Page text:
• Stay hydrated: Before your flight and at the airport, make sure you are well-hydrated before your flight and continue to drink plenty of water throughout your journey to counteract the dehydrating effects of air travel. According to Health Direct, dehydration can lead to drowsiness, confusion, irritability, and headaches, among other factors. Avoid excessive caffeine and alcohol in the days leading up to your flight, as they can contribute to dehydration
  • Optimise your flight schedule: If possible, try to choose flights that arrive at your destination in the evening so it’s easier to adjust to the local time zone. You may have more choice if booking early or travelling during the off-peak season. Your travel consultant may be able to provide more information and assistance.  
  • Dress for the flight: Prepare clothing for the plane that is loose and comfortable for dozing and sleeping. Pack earplugs, a mask, pillow, and headphones in your carry-on luggage, if these will assist with sleep.
  • Don’t over-schedule the start of your trip: If you can, try to avoid scheduling important meetings or activities immediately after arrival. Give yourself time to rest and recover, and adjust to your new time zone. If possible, plan a breakfast away from your accommodation, which will force you to get up in the morning and expose yourself to daylight because this can help reduce the symptoms of jet lag.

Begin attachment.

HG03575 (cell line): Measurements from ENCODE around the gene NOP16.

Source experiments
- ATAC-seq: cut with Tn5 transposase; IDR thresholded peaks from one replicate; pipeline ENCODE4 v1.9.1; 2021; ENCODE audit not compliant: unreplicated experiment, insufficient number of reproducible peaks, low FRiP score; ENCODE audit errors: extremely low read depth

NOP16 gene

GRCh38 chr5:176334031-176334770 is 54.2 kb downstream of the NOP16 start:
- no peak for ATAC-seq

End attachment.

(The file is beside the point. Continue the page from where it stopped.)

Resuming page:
• See your GP: If you have any medications or jet lag concerns, speak with your health care professional for the best medical advice before take-off. 
kid watching tv on plane

Help children adjust to the new time zone by altering their sleep schedule along with your own. Image: Getty

How to get over jet lag with these flight tips

During a long flight or one that crosses many time zones, there are measures you can take to minimise the effects of jet lag and arrive at your destination feeling refreshed and ready to explore.

  • Stay active: Once it is safe to do so, combat stiffness and sleepiness on the plane by moving around the cabin, stretching, and performing light exercises. Consider booking an aisle seat to make it easier to get up and move around frequently – or even upgrade to a more comfortable seat. 

More: Tips for flying with kids at any age